As shown in FIG. 4, an alternate bolt-on fuse strip 24″ can be provided with an enlarged impact area 38 that reduces the amount of energy that must be produced by the pyrotechnic igniter assembly 32 in order to ablate or otherwise break the bolt-on fuse strip 24″, thus permitting (depending on the embodiment) the use of a lower cost pyrotechnic igniter assembly than the one depicted in FIG. 3. This acts like a “force accumulator” and absorbs force generated from the ignition exhaust, allowing for a smaller ignition charge to sever a given sized fuse. Alternately, if the optional projectile 34 is omitted, the enlarged impact area 38 can be employed to receive more of the output energy of the pyrotechnic igniter assembly 32 so that a larger igniter is not needed.

It has been determined that the embodiment of the invention described here can be configured to result in breakage of the circuit in about 0.1 to 5 ms, e.g., 1 ms, after issuance of a signal to pyrotechnic igniter assembly 32. Such a fast response time can help reduce the potential for buildup of heat in wiring and circuitry such as in a vehicle that has experienced a collision, prevent electrocutions, and stop fast-moving machinery or cutting apparatus or other abnormal condition such as in industrial safety systems.

If desired, electronic circuitry (not shown) may also be incorporated into the pyrotechnic circuit breaker 20, for example in applications where actuation of the igniter may require a secure digital signal for security or safety reasons, e.g., in the case of actuation by law enforcement or military personnel in the event of theft, pursuit, et cetera. If included, such circuitry could also be configured to monitor (based on, e.g., inductive field, temperature, or other desired means) the condition of the fuse itself to determine if a condition is present that warrants breaking the circuit. In such case, if suitable current-sensing means are employed, the portion of the circuit broken by the pyrotechnic igniter assembly need not be a fuse but instead can simply be an ordinary low resistance portion that is formed (e.g., by flattening, widening, and/or scoring) to be readily ablated or cut.

Although the foregoing description has described the action of the pyrotechnic igniter assembly as sufficient to fully ablate or cut the bolt-on fuse strip, other embodiments can readily be conceived in which the combination of heat, shock loading, and output gas pressure from the igniter breaks, weakens, or damages the fuse so as to decrease the amount of current required to sever the fuse (or cause it to break more rapidly at its rated current). It is also possible that the pyrotechnic igniter assembly can be used as the main actuator of the fuse in response to a command signal as well as in response to an excessive current load, such as by choosing a configuration and composition of the pyrotechnic igniter assembly whereby the igniter auto-ignites in response to heat generated by the fuse during excessive current load.

As will be readily apparent to one in the art, there are a number of applications in which suitable embodiments of a pyrotechnic circuit breaker according to the present invention may be employed. Considering just automotive applications by way of example, suitable embodiments may be used in an automobile to rapidly cut power in the case of a collision and thus reduce the risk of electrical fire or damage to electrical components. Circuitry generally similar to that used in safety system controllers could also be incorporated to monitor one or more conditions and when appropriate provide a command to the initiator to break the circuit, for example, a predetermined amount of time after the initial sensing of a collision. As another example, suitable embodiments of the present invention may be employed to disable an automobile (such as in response to a command transmitted by the owner, security service vendor, or government personnel) in the case of theft or unlawful operation of the vehicle. In such case, other measures known in the art may also be employed in conjunction so as to reduce the likelihood of immediate loss of control of the vehicle in response to such a command, et cetera. Another application is industrial equipment and personnel safety systems, such as safety curtains, emergency brakes for fast-moving rotary or linear machinery, cutting apparatus/blades, electrocution prevention, quick disconnects, et cetera.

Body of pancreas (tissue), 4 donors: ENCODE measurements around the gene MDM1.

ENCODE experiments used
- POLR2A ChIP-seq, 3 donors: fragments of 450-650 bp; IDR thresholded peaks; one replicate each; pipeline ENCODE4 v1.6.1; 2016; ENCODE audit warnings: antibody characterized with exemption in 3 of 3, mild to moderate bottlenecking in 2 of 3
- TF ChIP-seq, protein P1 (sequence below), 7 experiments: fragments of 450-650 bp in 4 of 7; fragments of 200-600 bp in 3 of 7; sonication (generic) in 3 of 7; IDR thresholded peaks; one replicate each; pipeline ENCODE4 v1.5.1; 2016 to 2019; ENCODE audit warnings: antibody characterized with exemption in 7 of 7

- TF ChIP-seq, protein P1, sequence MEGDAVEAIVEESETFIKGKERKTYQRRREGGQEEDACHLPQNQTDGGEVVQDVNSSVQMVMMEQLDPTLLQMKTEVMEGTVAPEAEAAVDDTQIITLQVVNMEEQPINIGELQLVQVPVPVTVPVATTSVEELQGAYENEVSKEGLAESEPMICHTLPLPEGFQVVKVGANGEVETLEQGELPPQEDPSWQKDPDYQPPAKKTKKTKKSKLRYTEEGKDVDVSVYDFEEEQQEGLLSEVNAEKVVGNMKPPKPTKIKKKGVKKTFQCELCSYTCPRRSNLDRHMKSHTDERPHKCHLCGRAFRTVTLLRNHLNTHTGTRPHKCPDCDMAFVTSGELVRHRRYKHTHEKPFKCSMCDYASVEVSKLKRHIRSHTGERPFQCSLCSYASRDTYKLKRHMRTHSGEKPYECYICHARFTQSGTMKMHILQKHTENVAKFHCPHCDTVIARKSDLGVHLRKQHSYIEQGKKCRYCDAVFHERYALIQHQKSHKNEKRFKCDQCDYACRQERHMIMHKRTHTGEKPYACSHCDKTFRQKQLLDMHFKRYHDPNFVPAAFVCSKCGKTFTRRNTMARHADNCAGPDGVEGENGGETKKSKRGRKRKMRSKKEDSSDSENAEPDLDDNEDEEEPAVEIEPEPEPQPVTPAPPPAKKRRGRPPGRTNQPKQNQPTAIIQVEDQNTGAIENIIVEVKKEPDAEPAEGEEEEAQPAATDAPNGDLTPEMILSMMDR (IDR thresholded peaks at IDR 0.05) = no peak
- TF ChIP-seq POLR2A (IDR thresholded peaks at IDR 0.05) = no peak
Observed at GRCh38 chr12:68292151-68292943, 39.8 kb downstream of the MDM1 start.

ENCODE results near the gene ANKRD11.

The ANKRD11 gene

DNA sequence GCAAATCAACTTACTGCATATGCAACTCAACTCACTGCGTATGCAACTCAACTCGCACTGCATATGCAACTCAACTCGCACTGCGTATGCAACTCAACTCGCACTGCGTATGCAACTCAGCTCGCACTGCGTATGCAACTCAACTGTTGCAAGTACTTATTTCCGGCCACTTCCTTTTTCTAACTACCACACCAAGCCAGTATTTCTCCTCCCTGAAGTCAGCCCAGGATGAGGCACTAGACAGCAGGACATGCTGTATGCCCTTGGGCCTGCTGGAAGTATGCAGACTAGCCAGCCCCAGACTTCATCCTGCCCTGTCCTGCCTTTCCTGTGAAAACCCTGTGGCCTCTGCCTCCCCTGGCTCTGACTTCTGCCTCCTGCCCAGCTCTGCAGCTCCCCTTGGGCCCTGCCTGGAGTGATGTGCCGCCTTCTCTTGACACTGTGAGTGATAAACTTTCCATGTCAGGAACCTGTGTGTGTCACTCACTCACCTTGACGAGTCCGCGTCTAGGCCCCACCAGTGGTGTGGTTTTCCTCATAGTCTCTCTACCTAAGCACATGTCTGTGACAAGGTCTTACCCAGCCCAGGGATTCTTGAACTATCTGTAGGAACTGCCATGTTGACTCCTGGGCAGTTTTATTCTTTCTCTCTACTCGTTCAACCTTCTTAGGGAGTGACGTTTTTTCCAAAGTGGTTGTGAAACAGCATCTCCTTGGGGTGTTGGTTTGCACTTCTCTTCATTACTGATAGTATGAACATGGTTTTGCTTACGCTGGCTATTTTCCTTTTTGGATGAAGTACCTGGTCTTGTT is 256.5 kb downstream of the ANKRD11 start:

Thus, although the present invention has been described in the context of one particular preferred embodiment, one skilled in the art will appreciate that numerous variations, modifications, and other applications are also within the scope of the present invention. For example, the present invention can be used in any suitable application in which there is a need for remote or automatic cutting of power in a rapid manner, such as in military or commercial vessels or aircraft (e.g., in case of enemy attack), commercial building power control panels and oil pipeline pumping stations (e.g., in an emergency such as an earthquake or terrorist attack), munitions or explosive devices (e.g., to disarm associated electronic circuitry), industrial safety curtains and high speed equipment (e.g., as a rapid power disconnect), and a number of other applications. Thus, the foregoing detailed description of preferred embodiments is not intended to in any way limit the invention, which is limited only by the following claims and their legal equivalents.

Patent Citations
Cited PatentFiling datePublication dateApplicantTitle
US3803374 *Oct 27, 1972Apr 9, 1974France EtatPyrotechnic circuit maker or breaker
US3848100 *Sep 10, 1973Nov 12, 1974Kozorezov KExplosive circuit-breaker
US3885223 *Apr 11, 1974May 20, 1975Colt Ind Operating CorpExplosively operated multi-circuit band switch including flexiable diaphragm bag contact
US3932717 *Oct 30, 1974Jan 13, 1976The United States Of America As Represented By The United States Energy Research And Development AdministrationHigh-explosive driven crowbar switch
US3991649Jun 27, 1975Nov 16, 1976Networks Electronic CorporationPyrotechnic wire cutter
US4150266 *Jan 27, 1977Apr 17, 1979Networks Electronic Corp.Miniature pyrotechnic squib switch, single pole, normally open